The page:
The enslaved Africans who first arrived in the British colony of Virginia in 1619 after being forcefully removed from their natural environments left much behind, but their rhythms associated with music-making journeyed with them across the Atlantic.
Many of those Africans came from cultures where the mother tongue was a tonal language. That is, ideas were conveyed as much by the inflection of a word as by the word itself. Melody, as we typically think of it, took a secondary role and rhythm assumed major importance.
For the enslaved Africans, music – rhythm in particular – helped forge a common musical consciousness. In the understanding that organized sound could be an effective tool for communication, they created a world of sound and rhythm to chant, sing, and shout about their conditions. Music was not a singular act, but permeated every aspect of daily life.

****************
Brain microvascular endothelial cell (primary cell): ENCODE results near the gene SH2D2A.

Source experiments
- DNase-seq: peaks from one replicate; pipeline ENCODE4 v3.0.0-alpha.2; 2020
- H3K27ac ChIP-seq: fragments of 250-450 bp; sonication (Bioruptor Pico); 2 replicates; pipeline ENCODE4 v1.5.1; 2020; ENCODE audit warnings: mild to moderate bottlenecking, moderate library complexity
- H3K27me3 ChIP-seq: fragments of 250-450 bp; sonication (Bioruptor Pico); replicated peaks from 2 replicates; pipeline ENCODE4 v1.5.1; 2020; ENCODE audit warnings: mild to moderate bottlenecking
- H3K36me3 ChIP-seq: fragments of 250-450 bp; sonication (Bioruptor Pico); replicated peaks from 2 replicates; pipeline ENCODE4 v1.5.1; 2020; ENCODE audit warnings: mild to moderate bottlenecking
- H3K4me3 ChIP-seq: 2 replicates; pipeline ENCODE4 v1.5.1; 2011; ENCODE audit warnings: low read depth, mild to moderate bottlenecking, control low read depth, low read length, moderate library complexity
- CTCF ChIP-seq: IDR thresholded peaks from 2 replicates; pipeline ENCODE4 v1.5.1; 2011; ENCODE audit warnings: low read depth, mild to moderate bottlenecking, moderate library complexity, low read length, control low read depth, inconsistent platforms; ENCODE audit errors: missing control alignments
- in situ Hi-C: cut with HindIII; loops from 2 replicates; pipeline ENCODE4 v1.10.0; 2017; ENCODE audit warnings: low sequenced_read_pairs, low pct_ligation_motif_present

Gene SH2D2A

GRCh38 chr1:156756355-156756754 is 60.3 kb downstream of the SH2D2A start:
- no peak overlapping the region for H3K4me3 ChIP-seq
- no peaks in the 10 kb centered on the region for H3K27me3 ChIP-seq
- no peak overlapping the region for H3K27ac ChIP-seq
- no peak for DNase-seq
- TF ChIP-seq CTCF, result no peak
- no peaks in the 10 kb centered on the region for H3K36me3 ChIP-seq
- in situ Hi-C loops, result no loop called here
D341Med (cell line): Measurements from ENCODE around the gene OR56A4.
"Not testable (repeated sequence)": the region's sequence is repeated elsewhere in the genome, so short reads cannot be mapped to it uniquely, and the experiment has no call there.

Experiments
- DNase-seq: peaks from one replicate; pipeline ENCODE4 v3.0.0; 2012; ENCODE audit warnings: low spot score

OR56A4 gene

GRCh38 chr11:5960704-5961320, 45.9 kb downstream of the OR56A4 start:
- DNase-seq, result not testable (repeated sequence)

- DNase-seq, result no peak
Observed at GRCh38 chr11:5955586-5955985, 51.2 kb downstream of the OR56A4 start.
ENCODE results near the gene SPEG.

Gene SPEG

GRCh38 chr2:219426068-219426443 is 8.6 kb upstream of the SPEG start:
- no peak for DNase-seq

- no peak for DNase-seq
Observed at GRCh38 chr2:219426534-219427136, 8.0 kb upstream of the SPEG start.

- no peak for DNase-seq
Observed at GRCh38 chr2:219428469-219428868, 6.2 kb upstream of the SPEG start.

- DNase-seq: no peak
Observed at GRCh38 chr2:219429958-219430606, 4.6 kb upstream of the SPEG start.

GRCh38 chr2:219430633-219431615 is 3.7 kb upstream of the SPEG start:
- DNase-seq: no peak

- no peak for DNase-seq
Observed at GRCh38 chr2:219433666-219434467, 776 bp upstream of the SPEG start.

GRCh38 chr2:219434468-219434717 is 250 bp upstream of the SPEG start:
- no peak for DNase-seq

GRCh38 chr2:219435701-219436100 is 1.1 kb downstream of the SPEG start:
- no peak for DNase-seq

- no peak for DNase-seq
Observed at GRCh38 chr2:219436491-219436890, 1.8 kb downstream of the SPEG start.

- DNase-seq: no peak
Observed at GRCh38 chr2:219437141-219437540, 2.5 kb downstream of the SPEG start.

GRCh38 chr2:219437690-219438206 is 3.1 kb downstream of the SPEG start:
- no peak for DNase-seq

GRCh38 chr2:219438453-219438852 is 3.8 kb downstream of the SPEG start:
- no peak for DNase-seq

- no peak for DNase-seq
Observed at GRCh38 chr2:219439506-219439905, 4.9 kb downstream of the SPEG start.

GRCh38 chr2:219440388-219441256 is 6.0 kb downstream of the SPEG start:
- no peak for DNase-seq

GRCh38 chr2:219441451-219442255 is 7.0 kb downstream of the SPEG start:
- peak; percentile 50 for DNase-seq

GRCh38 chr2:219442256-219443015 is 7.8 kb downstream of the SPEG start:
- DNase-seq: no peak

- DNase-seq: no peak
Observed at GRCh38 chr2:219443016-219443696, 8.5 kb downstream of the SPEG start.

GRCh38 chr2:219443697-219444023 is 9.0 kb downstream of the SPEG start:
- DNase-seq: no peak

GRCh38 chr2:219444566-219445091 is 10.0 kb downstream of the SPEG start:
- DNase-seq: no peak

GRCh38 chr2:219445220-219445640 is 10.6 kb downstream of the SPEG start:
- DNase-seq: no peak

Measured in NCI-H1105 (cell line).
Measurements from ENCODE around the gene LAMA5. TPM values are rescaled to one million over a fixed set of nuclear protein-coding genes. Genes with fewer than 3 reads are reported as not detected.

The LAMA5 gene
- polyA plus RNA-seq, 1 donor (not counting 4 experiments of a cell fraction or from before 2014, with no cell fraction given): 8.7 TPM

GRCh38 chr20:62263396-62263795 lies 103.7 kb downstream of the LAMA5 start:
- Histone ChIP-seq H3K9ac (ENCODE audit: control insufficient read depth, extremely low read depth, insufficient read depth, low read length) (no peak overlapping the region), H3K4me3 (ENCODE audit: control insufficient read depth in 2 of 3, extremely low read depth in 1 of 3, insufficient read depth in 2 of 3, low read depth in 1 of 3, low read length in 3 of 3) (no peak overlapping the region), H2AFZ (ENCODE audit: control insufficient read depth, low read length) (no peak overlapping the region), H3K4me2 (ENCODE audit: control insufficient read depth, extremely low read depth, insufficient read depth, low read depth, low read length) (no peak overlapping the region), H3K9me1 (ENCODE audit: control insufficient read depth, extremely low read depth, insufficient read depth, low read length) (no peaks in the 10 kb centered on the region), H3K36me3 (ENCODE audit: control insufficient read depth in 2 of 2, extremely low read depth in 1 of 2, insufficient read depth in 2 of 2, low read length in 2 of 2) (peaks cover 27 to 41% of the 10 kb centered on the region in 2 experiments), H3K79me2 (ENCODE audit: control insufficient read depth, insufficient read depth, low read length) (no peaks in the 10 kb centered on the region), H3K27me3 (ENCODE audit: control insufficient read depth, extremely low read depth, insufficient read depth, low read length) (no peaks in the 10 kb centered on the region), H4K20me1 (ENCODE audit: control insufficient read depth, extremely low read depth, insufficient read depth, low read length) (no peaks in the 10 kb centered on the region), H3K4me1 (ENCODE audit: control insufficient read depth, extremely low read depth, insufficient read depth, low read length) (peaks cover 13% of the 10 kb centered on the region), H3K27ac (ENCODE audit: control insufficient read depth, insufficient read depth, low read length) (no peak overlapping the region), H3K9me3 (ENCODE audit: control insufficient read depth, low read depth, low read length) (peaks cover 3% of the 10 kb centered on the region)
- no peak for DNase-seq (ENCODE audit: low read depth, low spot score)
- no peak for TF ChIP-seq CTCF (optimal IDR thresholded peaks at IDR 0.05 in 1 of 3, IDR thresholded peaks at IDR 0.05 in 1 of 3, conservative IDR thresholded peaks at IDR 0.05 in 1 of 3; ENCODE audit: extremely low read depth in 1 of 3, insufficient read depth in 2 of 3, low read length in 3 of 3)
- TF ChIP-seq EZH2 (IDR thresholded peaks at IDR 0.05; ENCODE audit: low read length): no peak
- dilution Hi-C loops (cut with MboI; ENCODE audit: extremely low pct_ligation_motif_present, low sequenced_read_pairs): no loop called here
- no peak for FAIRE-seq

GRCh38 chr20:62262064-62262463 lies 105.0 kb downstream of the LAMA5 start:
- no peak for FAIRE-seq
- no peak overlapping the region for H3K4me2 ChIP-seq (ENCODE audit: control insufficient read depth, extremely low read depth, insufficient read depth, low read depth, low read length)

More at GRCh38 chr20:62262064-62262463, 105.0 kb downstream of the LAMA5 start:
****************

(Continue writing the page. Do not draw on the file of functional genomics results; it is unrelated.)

In time, versions of these rhythms were attached to work songs, field hollers and street cries, many of which were accompanied by dance. The creators of these forms drew from an African cultural inventory that favored communal participation and call and response singing wherein a leader presented a musical call that was answered by a group response.
As my research confirms, eventually, the melding of African rhythmic ideas with Western musical ideas laid the foundation for a genre of African-American music, in particular spirituals and, later, gospel songs.
Spirituals: A journey
John Gibb St. Clair Drake, the noted black anthropologist, points out that during the years of slavery, Christianity in the U.S. introduced many contradictions that were contrary to the religious beliefs of Africans. For most Africans the concepts of sin, guilt, and the afterlife, were new.